sun dried mukene rastrineobola argentea value chain analysis in uganda n.
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Sun-dried Mukene ( Rastrineobola argentea ) value-chain analysis in Uganda PowerPoint Presentation
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Sun-dried Mukene ( Rastrineobola argentea ) value-chain analysis in Uganda
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  1. Sun-dried Mukene (Rastrineobolaargentea) value-chain analysis in Uganda Margaret Masette Food Biosciences Research Centre (FBRC) P. O. 7852 Kampala-Uganda IIFET conference 16-23 July 2012 Dares Salaam

  2. INTRODUCTION • Mukene (Rastrineobolaargentea) is tiny bony fish- average length 5cm and weight 15g. • 80% used for animal feed while 20% enters chain for human consumption • Post-harvest losses vary between 40-90% • Contributed US$ 2 million to Uganda’s economy 2010 • V-C consists of several key actors • Relationships between different key actors is dictated by gender roles, capital and type of market outlet

  3. To identify key-players in the Mukene fishery • To determine linkages between key-players • To establish inputs and profits at various segments along the Mukene value-chain. • To generate data for policy formulation – facilitate streamlining of the Mukene sector Specific objectives

  4. A structured questionnaire was used to collect information from Kasekulo and Kiyindi landing sites and market outlets in Kampala. • About 213 randomly selected boat owners, processors and traders. • Responses were coded and analysed using SPSS package. • Input costs at each segment of the chain were determined and used to compute the final input cost per 100kg-bag of sun-dried mukene. • Profit margin was calculated from the selling price of the bag at the respective chain segment. Methodology

  5. RESULTS AND DISCUSSION Annual Mukene availability in L. Victoria

  6. At principal segments: - • Landing site – include Boat owners, fishers, processors, (BMUs), traders (local & regional), and Local authorities • Market outlets – include traders (local & regional), Supermarkets, Feed manufacturers, consumers (primary & secondary) Key players in Mukene fishery

  7. Interactions between key actors Fishers/Boat owners) catch Primary consumer Retailers for Human consumption Primary processors Transport and dry Local and regional traders w/sale Secondary processors retail Make policies Ensure quality Supply credit manage fish activities Give incentives Policy Fish Banks Beach management Local Makers Inspectors Units Government Officials FACILITATOR Secondary consumer Local and regional Traders W/sale Local and regional Traders retail Feed manufacturers process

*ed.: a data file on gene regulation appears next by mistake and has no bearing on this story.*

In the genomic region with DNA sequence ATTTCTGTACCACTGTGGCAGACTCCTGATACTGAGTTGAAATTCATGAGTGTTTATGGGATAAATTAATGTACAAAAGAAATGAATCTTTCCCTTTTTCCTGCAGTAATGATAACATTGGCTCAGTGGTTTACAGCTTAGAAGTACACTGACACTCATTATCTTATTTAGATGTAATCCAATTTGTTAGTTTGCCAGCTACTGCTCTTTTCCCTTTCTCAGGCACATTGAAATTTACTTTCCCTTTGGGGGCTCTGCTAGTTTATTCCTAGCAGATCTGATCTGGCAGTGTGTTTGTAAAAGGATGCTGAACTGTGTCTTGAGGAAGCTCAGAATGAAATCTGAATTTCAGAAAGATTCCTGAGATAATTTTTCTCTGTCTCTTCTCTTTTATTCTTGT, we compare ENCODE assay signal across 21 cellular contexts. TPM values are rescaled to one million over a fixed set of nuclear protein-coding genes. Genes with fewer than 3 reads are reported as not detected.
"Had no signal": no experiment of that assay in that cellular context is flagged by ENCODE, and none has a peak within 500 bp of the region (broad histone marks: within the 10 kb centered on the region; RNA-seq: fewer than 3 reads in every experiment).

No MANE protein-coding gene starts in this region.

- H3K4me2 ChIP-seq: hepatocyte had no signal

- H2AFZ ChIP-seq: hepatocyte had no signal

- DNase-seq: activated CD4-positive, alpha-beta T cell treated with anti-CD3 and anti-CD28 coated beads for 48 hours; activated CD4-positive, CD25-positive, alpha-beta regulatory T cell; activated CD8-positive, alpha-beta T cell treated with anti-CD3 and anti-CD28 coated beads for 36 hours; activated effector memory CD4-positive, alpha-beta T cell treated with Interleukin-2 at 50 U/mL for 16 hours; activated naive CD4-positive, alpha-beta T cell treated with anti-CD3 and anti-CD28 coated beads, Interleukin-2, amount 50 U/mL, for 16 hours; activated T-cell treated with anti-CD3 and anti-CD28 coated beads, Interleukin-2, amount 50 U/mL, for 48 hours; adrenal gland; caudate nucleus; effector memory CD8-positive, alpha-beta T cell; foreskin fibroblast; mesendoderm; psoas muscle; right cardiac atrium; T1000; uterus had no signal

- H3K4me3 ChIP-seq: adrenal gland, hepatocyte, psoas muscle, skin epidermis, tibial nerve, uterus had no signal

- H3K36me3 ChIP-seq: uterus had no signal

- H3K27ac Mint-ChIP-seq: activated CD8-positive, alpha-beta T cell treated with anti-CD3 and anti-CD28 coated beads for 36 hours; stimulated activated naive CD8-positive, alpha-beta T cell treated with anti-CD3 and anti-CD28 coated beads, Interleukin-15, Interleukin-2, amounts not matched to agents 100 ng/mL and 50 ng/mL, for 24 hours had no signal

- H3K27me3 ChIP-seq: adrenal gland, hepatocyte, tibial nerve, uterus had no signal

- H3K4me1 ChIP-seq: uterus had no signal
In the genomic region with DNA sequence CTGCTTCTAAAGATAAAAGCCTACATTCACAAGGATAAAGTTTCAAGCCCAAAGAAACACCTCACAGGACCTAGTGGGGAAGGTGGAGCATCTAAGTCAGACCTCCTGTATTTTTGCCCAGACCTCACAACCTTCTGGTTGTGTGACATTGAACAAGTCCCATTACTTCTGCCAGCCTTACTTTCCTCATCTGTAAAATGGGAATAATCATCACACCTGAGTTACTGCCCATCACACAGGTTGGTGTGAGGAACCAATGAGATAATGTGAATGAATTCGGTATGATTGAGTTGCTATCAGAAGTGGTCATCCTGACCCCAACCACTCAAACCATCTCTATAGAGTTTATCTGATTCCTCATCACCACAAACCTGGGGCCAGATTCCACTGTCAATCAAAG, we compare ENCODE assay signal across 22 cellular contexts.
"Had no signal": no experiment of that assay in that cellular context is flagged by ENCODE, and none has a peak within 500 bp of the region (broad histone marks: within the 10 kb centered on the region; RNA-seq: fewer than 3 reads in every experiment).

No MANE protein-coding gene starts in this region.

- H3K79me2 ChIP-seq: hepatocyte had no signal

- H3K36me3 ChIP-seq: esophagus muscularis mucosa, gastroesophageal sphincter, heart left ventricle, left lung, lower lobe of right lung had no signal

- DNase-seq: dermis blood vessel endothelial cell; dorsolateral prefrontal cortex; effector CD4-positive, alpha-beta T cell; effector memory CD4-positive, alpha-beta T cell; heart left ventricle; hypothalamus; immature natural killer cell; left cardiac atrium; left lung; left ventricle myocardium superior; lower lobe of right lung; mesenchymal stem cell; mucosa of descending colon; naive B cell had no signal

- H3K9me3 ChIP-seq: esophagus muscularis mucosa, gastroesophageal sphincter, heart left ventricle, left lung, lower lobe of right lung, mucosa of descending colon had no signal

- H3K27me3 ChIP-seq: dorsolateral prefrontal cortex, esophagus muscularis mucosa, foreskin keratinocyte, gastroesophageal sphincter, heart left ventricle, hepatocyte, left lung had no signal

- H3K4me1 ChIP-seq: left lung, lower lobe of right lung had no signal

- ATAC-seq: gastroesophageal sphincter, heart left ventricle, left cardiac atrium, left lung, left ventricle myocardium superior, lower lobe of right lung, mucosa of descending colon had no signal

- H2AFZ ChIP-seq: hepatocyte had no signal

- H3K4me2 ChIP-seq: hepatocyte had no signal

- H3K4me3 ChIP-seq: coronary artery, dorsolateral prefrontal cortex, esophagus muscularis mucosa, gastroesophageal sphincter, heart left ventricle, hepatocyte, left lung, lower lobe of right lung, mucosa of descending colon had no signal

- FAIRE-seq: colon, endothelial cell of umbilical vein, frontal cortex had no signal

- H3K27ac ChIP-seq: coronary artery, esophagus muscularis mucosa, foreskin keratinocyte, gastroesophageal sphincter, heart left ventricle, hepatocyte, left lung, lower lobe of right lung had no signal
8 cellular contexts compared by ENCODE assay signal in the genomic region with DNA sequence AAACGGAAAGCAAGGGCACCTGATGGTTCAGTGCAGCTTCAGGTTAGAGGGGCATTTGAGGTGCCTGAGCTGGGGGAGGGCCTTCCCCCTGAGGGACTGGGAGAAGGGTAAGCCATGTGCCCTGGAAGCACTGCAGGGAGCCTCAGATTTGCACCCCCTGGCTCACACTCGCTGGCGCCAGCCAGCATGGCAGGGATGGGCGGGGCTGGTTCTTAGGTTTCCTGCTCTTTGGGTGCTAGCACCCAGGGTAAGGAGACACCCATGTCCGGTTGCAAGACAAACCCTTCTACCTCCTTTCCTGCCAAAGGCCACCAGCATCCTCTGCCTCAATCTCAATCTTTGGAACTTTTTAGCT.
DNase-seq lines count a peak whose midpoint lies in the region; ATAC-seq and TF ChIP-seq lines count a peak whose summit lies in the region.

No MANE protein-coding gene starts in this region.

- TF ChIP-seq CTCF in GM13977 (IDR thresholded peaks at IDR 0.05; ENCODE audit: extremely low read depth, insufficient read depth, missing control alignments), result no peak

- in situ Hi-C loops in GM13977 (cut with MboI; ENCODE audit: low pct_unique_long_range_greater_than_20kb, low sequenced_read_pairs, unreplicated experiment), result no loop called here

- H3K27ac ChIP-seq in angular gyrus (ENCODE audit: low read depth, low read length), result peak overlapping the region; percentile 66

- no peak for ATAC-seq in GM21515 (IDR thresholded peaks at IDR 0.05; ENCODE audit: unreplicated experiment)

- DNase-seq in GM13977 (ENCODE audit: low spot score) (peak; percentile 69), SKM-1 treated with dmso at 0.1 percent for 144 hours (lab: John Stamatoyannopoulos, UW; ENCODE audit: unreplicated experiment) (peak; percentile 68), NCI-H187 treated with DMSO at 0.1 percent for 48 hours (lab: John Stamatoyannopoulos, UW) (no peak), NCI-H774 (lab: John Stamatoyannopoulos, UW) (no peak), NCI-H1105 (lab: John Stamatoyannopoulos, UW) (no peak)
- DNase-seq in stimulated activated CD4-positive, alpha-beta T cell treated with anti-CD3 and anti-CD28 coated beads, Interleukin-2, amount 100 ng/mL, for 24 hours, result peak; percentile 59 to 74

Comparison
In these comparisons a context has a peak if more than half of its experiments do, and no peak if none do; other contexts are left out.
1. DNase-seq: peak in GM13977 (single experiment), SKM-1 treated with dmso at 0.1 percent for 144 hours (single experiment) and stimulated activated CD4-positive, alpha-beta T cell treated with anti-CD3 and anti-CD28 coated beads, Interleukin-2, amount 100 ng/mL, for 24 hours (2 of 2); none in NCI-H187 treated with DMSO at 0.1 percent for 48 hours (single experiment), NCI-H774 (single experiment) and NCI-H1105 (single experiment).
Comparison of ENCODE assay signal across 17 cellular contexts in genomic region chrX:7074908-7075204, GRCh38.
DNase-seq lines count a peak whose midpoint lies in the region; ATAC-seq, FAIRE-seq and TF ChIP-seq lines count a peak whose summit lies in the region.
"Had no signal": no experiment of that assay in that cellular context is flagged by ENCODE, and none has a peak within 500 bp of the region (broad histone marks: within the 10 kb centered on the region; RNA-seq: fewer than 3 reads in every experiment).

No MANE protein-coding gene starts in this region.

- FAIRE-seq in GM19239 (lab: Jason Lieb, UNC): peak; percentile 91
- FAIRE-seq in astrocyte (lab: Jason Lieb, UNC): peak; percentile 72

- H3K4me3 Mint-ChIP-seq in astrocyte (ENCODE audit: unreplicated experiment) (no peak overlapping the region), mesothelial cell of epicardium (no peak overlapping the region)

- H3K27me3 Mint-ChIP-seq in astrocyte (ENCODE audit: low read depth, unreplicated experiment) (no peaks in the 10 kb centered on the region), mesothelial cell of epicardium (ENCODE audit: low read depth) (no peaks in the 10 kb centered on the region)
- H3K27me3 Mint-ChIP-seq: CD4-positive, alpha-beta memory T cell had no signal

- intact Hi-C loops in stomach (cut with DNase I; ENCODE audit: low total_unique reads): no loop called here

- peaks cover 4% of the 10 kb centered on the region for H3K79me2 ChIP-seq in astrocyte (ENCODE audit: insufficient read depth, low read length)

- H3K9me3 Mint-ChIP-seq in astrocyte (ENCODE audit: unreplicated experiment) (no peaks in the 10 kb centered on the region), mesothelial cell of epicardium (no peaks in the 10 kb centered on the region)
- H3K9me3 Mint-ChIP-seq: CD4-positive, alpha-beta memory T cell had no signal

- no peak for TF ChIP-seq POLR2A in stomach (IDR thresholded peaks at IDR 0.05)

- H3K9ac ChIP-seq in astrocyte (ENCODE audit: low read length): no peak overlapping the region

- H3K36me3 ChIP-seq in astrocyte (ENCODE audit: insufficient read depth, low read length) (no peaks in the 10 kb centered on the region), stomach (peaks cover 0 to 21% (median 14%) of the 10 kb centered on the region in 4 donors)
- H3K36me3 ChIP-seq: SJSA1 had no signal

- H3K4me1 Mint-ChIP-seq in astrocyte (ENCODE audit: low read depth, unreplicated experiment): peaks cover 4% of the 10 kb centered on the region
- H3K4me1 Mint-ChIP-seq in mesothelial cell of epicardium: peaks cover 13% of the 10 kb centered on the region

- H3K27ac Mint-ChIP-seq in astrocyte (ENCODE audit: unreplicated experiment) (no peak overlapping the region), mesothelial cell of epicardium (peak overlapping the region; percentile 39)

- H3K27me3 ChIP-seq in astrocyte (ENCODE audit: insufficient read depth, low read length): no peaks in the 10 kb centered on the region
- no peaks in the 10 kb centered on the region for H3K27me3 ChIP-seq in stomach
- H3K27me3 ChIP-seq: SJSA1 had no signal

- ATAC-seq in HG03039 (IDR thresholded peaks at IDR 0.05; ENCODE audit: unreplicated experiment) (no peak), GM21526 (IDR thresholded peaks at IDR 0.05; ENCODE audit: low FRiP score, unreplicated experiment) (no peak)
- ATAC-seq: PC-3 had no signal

8. LANDING SITE ACTORS (a) Boat owners • Artisanal: • Varies with landing sites but on average 60% women and 40 men • Average investment –UGX 12.5 million per boat (Equivalent to US$ 5000 • Profit margin on 100Kg dry product = 30% • Medium scale • Principally menfolk • Average investment UGX 150 million (Equivalent: US$ 60,000) • Profit margin on 100Kg dry product= 45%

  9. (b) Fishers Artisanal: • Mainly hired adult and youthful males • Trip investment in terms of food and site charges UGX 10-15K (Equiv US$ 4-6) • Profit margin 37.5-46.9% Medium scale • Mainly salaried adult males i.e. workers • No investment

  10. (c) Processors • Usually women carry Mukene from fishing boats • No monetary investment except time and food to ensure good health • If 30 basins are ferried to drying ground, they get 1 basin or UGX 5,000 (US$ 2 • Considering standing of living at landing site, profit margin = UGX2,500 (US$ 1) per day • 1 basin dried Mukene = UGX 15,000 (US$ 6)

  11. Processors cont’ Artisanal: • Mixed gender at drying ground • Share chores of scarring off birds and domestic animals • Paid in kind or US$ 1 per batch Medium scale: • Mixed gender • Paid UGX 150,000 (US$ 60) per month

  12. Inputs & Investments for other actors

  13. Value Share

  14. SWOT Analysis

  15. Mukene value-chain in Uganda is multifaceted with different nationalities and gender participation at different chain segments. • Gender disparity at the respective chain segment was influenced by socio-economic factors like labour intensity of task and capital investment. • Lack of policies or inability to enforce them, has led to mismanagement of the resource. • As a result some actors took advantage of the status quo to make huge profits • Profit margins varied across the value-chain : regional traders had lion’s share while fishers and processors earned least. Conclusion

  16. Formulate and harmonize a Mukene quality policy for the ECA region to curb malpractices • Forge regional co-operation among respective inspection services and border post agencies to promote trade in high Q mukene products • Conduct a detailed study within the ECA region for better understanding of the Mukene value-chain dynamics • Create market platforms for chain actors to share challenges, risks and other relevant information about the mukene fishery Recommendations

  17. Thank you for listening!!!